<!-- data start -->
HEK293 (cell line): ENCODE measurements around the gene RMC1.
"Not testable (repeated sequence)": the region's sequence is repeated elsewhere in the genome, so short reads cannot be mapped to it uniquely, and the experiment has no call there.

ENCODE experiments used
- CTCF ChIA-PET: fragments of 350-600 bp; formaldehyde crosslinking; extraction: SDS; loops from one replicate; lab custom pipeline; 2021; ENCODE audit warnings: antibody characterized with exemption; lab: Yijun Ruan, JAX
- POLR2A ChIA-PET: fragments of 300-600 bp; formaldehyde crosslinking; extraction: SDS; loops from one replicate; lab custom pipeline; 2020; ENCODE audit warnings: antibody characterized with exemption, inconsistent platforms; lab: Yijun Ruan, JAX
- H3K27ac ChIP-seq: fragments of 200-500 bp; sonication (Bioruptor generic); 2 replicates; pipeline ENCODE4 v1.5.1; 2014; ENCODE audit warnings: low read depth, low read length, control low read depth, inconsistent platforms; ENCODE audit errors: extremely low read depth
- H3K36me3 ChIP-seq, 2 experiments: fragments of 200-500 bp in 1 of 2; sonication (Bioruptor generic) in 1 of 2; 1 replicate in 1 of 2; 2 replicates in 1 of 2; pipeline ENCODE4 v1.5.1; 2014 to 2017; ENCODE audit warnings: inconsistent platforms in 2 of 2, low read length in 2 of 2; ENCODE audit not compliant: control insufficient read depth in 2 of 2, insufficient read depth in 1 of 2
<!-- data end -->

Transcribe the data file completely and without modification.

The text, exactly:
HEK293 (cell line): ENCODE measurements around the gene RMC1.
"Not testable (repeated sequence)": the region's sequence is repeated elsewhere in the genome, so short reads cannot be mapped to it uniquely, and the experiment has no call there.

ENCODE experiments used
- CTCF ChIA-PET: fragments of 350-600 bp; formaldehyde crosslinking; extraction: SDS; loops from one replicate; lab custom pipeline; 2021; ENCODE audit warnings: antibody characterized with exemption; lab: Yijun Ruan, JAX
- POLR2A ChIA-PET: fragments of 300-600 bp; formaldehyde crosslinking; extraction: SDS; loops from one replicate; lab custom pipeline; 2020; ENCODE audit warnings: antibody characterized with exemption, inconsistent platforms; lab: Yijun Ruan, JAX
- H3K27ac ChIP-seq: fragments of 200-500 bp; sonication (Bioruptor generic); 2 replicates; pipeline ENCODE4 v1.5.1; 2014; ENCODE audit warnings: low read depth, low read length, control low read depth, inconsistent platforms; ENCODE audit errors: extremely low read depth
- H3K36me3 ChIP-seq, 2 experiments: fragments of 200-500 bp in 1 of 2; sonication (Bioruptor generic) in 1 of 2; 1 replicate in 1 of 2; 2 replicates in 1 of 2; pipeline ENCODE4 v1.5.1; 2014 to 2017; ENCODE audit warnings: inconsistent platforms in 2 of 2, low read length in 2 of 2; ENCODE audit not compliant: control insufficient read depth in 2 of 2, insufficient read depth in 1 of 2